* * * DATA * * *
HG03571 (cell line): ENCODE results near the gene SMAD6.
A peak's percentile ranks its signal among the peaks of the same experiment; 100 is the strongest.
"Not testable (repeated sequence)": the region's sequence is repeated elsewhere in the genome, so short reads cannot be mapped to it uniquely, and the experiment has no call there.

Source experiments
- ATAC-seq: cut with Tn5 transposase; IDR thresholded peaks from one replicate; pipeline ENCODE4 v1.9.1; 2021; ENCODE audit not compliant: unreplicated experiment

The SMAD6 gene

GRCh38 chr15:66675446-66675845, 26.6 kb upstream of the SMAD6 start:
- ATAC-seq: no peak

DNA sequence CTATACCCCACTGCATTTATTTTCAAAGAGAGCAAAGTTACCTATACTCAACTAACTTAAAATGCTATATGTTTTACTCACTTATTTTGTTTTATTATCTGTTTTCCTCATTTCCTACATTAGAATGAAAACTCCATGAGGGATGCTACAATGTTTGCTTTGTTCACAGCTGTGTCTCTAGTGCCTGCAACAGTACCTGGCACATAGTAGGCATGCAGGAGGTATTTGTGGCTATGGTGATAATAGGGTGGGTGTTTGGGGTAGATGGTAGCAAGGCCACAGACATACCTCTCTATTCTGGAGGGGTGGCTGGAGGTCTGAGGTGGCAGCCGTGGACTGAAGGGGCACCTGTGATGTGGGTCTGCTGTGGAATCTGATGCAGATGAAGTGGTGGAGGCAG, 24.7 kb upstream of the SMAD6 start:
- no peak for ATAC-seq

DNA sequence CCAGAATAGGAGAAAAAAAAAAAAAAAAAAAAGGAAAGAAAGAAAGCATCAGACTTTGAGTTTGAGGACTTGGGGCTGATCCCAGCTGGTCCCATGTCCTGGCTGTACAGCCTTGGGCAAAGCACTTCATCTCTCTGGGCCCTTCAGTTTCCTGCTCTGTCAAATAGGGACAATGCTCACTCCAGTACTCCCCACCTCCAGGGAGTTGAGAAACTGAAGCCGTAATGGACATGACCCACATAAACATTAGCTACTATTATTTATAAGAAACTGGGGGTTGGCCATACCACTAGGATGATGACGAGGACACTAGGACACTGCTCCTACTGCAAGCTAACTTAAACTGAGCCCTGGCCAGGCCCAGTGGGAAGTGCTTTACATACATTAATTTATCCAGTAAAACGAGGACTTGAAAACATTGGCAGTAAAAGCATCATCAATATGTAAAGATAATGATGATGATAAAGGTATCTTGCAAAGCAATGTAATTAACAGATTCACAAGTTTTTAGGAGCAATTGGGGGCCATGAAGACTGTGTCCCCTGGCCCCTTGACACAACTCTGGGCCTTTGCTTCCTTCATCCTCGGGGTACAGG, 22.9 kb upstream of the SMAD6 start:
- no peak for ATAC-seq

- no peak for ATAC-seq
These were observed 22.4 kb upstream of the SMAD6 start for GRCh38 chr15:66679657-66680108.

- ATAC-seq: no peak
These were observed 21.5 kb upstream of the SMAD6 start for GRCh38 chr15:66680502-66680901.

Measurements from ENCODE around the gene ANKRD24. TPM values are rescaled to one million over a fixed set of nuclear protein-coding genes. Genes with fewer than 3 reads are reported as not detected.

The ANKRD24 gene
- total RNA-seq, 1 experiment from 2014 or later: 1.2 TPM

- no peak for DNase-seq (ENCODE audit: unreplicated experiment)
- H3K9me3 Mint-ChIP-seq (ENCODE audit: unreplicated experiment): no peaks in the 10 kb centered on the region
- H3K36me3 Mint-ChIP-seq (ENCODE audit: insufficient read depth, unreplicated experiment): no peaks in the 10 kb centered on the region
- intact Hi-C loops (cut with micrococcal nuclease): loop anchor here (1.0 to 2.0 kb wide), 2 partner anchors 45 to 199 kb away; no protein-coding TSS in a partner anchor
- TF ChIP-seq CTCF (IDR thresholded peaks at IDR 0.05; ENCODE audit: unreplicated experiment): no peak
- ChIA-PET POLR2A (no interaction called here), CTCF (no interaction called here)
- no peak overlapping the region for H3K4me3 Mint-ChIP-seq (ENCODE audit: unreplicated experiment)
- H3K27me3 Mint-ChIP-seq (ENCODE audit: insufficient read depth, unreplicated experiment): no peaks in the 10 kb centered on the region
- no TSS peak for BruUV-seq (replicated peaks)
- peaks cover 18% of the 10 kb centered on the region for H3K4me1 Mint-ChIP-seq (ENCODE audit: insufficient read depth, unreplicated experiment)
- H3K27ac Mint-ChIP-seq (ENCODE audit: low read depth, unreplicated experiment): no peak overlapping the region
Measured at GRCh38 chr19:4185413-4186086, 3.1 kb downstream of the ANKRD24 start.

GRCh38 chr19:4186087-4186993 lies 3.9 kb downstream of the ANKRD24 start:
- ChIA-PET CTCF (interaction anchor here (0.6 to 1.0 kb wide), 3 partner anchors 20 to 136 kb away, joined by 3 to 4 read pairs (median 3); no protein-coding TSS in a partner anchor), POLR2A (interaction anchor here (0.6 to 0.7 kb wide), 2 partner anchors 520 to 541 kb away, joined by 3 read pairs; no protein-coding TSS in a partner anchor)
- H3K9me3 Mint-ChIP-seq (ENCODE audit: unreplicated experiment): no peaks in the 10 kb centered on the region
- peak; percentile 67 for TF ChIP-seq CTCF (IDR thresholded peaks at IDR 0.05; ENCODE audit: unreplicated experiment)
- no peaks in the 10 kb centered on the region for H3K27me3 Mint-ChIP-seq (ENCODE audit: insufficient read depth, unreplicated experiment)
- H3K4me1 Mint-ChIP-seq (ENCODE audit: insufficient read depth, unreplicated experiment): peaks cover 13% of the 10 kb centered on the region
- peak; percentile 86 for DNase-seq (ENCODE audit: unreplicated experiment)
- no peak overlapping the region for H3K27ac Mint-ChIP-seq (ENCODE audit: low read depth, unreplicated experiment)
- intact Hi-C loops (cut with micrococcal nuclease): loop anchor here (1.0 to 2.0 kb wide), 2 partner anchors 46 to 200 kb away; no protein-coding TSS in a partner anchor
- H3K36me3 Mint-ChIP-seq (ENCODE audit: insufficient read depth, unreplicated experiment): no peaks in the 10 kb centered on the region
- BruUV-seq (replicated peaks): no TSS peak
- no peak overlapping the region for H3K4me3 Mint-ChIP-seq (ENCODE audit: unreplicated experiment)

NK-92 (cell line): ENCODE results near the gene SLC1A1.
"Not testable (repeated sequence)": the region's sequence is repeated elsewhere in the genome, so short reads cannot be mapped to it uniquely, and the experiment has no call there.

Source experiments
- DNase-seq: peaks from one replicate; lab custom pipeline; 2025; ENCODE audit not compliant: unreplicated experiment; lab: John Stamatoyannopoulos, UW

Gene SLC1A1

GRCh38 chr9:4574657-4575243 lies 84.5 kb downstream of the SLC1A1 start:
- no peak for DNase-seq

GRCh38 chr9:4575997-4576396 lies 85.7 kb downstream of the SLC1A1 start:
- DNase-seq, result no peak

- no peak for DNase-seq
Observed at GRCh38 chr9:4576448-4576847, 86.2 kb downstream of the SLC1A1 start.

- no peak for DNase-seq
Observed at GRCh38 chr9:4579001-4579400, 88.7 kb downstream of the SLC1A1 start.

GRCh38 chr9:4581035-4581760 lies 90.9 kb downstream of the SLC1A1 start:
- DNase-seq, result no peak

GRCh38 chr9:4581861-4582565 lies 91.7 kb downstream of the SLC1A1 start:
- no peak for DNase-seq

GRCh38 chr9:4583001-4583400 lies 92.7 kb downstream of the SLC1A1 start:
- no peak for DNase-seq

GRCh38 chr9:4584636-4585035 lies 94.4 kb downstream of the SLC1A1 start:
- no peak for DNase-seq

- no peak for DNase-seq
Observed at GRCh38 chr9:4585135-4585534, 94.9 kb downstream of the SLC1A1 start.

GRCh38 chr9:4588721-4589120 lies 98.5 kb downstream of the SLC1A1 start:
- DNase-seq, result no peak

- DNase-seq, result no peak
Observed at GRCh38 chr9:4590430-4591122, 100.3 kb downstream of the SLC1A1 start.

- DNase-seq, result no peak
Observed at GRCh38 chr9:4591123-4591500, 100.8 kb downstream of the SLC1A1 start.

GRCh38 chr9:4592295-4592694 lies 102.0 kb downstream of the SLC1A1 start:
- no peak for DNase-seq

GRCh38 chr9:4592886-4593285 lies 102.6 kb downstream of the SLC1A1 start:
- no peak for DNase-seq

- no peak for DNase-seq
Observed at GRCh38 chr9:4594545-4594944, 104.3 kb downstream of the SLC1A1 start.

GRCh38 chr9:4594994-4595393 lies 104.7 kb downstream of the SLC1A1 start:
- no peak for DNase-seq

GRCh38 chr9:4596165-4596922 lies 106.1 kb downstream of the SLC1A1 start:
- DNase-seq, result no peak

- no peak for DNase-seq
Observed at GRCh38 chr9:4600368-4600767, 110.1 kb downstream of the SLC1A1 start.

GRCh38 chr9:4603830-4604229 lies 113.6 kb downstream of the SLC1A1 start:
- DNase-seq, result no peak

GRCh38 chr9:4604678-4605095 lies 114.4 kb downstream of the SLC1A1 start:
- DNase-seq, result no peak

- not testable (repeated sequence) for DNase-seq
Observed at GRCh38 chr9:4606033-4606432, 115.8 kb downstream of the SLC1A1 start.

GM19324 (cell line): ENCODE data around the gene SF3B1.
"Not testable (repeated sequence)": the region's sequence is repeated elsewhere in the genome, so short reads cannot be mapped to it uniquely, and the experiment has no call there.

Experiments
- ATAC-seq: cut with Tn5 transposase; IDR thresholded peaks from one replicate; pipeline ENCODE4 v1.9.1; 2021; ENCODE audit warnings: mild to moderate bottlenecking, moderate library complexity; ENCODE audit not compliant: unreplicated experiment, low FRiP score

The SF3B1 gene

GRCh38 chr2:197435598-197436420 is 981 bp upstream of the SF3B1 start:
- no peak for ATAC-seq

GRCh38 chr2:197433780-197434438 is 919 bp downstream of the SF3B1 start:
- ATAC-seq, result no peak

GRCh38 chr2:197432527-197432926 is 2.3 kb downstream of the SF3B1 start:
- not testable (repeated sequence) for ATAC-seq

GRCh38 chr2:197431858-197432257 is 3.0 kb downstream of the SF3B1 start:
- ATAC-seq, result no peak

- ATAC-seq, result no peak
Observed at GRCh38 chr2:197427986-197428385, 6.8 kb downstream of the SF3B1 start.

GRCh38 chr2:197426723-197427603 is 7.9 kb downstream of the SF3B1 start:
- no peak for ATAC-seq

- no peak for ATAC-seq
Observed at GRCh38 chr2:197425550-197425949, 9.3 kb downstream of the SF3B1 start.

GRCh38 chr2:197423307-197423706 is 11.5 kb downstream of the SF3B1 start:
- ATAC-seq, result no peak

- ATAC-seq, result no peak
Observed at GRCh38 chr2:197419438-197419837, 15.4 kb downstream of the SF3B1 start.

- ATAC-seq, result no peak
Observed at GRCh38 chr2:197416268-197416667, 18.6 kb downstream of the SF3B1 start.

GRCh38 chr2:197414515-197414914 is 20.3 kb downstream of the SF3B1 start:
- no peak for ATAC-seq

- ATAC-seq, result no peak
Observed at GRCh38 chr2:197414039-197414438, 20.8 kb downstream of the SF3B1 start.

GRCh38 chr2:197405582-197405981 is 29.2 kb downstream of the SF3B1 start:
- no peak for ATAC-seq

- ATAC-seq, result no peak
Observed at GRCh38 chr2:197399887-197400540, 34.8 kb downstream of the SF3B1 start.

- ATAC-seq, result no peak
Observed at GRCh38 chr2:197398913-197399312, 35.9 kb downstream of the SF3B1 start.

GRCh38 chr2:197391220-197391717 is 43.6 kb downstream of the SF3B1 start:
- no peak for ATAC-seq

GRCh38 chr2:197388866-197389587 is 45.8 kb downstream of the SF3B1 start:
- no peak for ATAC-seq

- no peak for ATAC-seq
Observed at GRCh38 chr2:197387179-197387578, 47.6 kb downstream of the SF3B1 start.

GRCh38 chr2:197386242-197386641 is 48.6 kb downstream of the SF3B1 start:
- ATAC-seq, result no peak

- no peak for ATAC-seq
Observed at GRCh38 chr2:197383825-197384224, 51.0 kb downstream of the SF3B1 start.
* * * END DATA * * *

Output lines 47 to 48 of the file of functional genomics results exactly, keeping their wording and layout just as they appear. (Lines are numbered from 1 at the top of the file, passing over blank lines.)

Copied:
- DNase-seq: peaks from one replicate; lab custom pipeline; 2025; ENCODE audit not compliant: unreplicated experiment; lab: John Stamatoyannopoulos, UW

Gene SLC1A1